Q: In a recent column, you advised a reader, who had lost his job and could no longer make payments on the family home, not to panic. You said he should sell an interest in the home to his daughter, who could then take over the mortgage payments. Is that really the correct advice? Couldn't the couple and their daughter have come up with something else?
A: Howard Gordon, a Palm Springs, Calif., certified public accountant, offers a couple of ideas. But before detailing them, let's review the facts of the couple's case.
The husband has lost his job, and the couple can no longer make the $2,000 monthly payments on their $190,000 mortgage. The house, which was purchased for $30,000 and remodeled at a cost of $100,000, has a market value of $600,000.
The couple's daughter is willing to take over the mortgage payments but would like to be able to claim a mortgage interest deduction. The couple is willing to deed her a portion of the house for taking over their payments.
Mr. Gordon's first suggestion is that the couple sell the house to their daughter on an installment basis, with the initial one-third installment consisting of the $190,000 value of the mortgage she is taking over.
This deal gives the couple a taxable gain of $60,000, which Mr. Gordon figured by deducting the $130,000 basis in the house (the $30,000 initial cost plus the $100,000 remodeling cost) from the $190,000 value of the mortgage the couple is no longer responsible for.
Mr. Gordon estimates that the couple will have to pay income taxes of $12,000 to $15,000 on the gain, even though no cash changes hands.
This, of course, could require the couple to dip into their savings to make the payment. Although they could opt to use their one-time exclusion of $125,000 in home-sale profit, Mr. Gordon says they would be better off saving the exemption for when they complete the installment sale and face a tax bite on the remaining $410,000.
Meanwhile, Mr. Gordon says, the daughter can treat her parents' house as her second home and take the interest deduction allowed for second-home mortgages. She should also pay her parents' interest on the $410,000 remaining on the purchase. She can deduct those payments as well.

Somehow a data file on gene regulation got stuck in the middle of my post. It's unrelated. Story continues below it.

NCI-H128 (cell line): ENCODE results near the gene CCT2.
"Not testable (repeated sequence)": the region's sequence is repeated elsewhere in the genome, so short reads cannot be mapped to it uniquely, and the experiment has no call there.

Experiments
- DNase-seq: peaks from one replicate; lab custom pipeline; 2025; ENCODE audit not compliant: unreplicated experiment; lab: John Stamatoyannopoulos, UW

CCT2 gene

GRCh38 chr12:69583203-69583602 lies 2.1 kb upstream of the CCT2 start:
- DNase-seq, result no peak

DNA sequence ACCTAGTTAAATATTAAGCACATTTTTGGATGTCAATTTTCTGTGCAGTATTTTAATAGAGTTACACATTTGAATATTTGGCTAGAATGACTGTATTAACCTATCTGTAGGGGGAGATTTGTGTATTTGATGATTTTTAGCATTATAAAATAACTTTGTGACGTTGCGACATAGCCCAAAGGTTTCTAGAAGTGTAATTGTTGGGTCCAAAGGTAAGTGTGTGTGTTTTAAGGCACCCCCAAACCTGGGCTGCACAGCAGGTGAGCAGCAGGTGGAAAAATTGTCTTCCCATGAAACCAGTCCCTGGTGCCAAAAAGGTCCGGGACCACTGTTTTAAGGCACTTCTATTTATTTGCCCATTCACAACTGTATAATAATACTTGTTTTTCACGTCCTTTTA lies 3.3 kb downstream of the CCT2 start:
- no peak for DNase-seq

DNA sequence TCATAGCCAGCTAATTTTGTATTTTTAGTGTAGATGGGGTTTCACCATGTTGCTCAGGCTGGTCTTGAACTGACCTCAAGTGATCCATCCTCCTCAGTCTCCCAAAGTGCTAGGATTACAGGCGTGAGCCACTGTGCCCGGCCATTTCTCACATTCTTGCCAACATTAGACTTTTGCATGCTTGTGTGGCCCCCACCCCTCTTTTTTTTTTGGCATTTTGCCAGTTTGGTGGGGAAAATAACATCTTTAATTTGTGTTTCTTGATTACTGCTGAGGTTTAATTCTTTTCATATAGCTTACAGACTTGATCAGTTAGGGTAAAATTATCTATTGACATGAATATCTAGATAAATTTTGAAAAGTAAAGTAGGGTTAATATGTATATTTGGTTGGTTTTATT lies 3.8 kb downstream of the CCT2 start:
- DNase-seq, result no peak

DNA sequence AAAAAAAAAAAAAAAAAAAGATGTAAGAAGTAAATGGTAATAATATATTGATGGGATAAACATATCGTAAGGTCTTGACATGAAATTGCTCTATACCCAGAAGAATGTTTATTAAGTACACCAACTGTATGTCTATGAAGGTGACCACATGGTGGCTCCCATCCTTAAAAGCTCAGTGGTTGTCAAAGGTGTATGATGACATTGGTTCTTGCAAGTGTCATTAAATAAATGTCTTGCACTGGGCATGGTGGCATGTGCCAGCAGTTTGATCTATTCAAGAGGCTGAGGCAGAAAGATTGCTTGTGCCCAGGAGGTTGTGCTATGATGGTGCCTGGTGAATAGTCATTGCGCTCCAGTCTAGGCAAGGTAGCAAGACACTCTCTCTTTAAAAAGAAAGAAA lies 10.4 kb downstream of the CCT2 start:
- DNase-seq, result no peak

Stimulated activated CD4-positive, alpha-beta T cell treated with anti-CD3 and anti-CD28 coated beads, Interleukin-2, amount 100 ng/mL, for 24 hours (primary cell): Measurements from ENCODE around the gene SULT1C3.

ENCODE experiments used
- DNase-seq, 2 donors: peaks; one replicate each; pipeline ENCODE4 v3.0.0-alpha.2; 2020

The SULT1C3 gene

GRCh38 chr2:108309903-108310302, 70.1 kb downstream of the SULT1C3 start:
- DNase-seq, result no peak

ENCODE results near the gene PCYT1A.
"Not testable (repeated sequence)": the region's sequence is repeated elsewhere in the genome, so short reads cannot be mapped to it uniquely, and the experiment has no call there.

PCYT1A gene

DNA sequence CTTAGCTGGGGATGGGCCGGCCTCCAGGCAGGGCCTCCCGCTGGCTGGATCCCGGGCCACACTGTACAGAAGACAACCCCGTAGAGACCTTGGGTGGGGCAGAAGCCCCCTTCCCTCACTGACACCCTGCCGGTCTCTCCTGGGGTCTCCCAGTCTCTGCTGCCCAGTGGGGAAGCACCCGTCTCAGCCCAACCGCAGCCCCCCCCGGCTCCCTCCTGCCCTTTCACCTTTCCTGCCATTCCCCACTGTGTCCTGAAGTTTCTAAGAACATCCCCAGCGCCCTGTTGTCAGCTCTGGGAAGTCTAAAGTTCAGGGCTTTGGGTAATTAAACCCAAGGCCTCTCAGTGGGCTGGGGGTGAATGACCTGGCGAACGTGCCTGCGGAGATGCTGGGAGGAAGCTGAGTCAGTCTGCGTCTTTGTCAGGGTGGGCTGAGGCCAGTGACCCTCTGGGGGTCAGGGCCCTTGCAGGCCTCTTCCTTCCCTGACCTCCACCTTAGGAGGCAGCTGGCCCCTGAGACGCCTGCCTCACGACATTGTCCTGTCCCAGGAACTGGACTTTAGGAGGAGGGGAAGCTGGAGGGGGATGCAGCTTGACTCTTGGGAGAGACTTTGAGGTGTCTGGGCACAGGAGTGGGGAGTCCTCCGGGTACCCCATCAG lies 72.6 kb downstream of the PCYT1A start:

However, the couple must declare the interest payments on the $410,000 as income. Another key point, Mr. Gordon says, is that the couple do not have to pay rent to their daughter, nor does the daughter have to declare the foregone rent as an imputed gift since rent is not required.
Mr. Gordon's alternative plan calls for the couple to sell the house to the daughter for the full $600,000. They take no money down and extend a $600,000 "wrap" mortgage to the daughter at an interest rate of, perhaps, 7 percent.
The daughter pays her parents $3,500 per month interest on the note, from which they make their monthly mortgage payment of $2,000.
The daughter gets a tax deduction for the $3,500 mortgage payment, and the parents keep their $2,000 monthly mortgage payment deduction as well.
Although the couple is liable for taxes on the full $3,500 as income, they could gift back a portion of it -- up to a maximum of $20,000 per year -- to the daughter to enable her to meet the steep $3,500 monthly payments.
In this scenario, the couple is not liable for taxes on the sale of the home until the daughter pays off the principal of the loan.
The sale could be canceled or foreclosed before the principal is paid should the couple work their way out of their financial bind.